On the third day of the event, Ozine Fest brought together cosplayers who were determined to take their hobby to the next level by competing with other fellow cosplayers. In solo and group cosplay contest categories, Pinoy cosplayers performed their respective “anime skits” while in character. This portion of the convention left the crowd cheering and laughing – definitely a blockbuster segment of the event.

The meet and greet

Guest cosplayers: Ying Tze, Yann Byull, Aza Miyuko, and JDoll.

And the treat does not end there. Cosplay fanatics who purchased tickets to the “Meet and Greet” sessions, which went on for three days, were given the chance to say hi to their idol cosplayers. Some even got to hug these ladies during their photo op.

Three of them, by the way, are cosplayers from South Korea: Aza Miyuko, JDoll, and Yann Byul while the tall lass in violet shade, Ying Tze, is from Malaysia.

To acquire a better insight about the meet and greet, caught up with one attendee who has just finished taking photos with the guest cosplayers.

Gevan Pantaleon, a two-time attendee of Ozine Fest, says he is an avid fan of cosplayer Aza Miyuko and that this was actually his third time to meet the artist. Gevan is among the circle that exerts a lot of effort, and cash, in order to get a closer look on their idols. The fruit of his labor, you can say, is whenever Aza Miyuko sees him in the crowd, he earns a wave from the renowned cosplayer.

Patience and perseverance

But while the Ozine Fest sounds like a laid-back type of convention, in truth, it is a gathering that requires patience and perseverance. For three days, the convention center had to regulate the amount of people being accommodated in the venue as approximately 20,000+ individuals went to Pasay to experience the fest. This, to the dismay of some attendees, caused them hours of lining up before they were able to enter the convention premises.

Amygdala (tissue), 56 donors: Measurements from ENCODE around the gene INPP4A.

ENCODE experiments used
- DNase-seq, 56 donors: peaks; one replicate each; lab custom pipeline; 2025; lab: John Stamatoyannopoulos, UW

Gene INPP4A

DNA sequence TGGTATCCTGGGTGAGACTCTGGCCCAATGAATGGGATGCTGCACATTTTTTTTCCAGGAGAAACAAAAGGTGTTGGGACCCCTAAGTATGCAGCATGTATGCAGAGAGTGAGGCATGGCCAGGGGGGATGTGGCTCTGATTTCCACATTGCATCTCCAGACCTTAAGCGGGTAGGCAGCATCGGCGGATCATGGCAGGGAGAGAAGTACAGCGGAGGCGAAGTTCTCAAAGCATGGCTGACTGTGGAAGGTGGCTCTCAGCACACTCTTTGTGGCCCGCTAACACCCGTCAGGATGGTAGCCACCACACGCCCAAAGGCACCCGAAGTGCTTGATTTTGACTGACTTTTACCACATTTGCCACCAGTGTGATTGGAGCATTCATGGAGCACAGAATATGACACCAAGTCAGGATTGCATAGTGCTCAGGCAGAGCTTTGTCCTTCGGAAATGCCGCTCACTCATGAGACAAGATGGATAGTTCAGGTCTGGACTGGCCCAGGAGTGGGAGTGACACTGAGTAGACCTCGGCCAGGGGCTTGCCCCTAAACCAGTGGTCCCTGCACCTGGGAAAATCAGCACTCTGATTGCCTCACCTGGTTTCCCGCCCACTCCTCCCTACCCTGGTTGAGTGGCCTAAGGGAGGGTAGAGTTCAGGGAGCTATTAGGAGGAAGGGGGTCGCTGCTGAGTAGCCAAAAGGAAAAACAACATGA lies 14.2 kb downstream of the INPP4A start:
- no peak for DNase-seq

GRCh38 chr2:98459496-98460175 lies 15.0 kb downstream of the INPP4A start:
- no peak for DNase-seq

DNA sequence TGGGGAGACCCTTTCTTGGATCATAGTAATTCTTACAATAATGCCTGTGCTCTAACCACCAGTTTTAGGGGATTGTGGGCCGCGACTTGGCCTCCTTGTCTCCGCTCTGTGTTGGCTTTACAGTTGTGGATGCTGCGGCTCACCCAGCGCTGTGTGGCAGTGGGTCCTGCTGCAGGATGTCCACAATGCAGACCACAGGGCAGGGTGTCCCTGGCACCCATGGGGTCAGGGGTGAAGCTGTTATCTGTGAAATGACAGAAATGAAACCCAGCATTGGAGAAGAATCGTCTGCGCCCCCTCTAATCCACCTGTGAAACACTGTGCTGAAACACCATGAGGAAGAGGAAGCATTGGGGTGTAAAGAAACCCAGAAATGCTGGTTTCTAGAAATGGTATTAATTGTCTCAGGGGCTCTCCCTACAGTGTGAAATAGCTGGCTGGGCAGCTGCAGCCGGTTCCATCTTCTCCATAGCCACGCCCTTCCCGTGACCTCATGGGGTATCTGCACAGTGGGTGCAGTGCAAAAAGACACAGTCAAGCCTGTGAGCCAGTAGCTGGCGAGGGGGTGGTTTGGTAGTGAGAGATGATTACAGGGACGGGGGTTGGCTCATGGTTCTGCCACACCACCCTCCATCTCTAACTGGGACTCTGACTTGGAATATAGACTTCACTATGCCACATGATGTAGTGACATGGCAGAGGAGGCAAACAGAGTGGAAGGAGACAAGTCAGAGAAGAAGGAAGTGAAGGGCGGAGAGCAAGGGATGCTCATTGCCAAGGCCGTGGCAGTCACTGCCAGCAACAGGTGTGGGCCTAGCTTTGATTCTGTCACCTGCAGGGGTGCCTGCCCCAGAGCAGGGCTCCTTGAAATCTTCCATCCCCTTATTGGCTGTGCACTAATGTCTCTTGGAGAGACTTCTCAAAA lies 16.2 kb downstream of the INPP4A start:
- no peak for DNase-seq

According to Organizer Bryan Uy, Ozine Fest only had around 2,000 attendees during its first year in 2005. But as the event went on, the population of attendees gradually increased and, eventually, ballooned to almost 25,000.

VIP ticket holder Gevan Pantaleon says that the best day to attend a three-day convention like Ozine Fest is on its first day which usually falls on a Friday. As most fans are probably busy with school or work, this is when you will have the opportunity to enter and explore the venue without having to worry about long lines and crowded areas.

The experience

Outside the venue of Ozine Fest 2014. Image contributed by Janelle Villagracia.

The venue was indeed crowded – almost to the point that you have to say “excuse me” for every single step you make – but this can never spoil an experience that lets one reminisce the bygone days of anime domination in the Philippine local TV.

Ozine Fest definitely served as a platform through which attendees can come to know new anime series and games, but it also took everyone to a trip down the memory lane, especially when one “Battle of the Bands” group contestant played “Kimi Ga Suki Da To Sakebitai” (I want to shout I love you), a soundtrack from the popular sports-themed anime series “Slam Dunk.”

Moreover, it became a haven where Japanese culture fans were able to express and unleash their love and fondness of the culture in ways (cosplay, impromptu art-making, singing contest, etc.) that they enjoy and that everyone else appreciates.

Lining up for three hours or more is definitely exhausting. But the experience that comes after – getting to enjoy anime stuff with true blue anime fans – is something that one cannot encounter on a daily basis.

Indeed, finding your place in this world of diversity is one of the best rewards one can ever get, and for anime fans who seek a circle that has the same heartbeat as they do, Ozine Fest is definitely a place for you.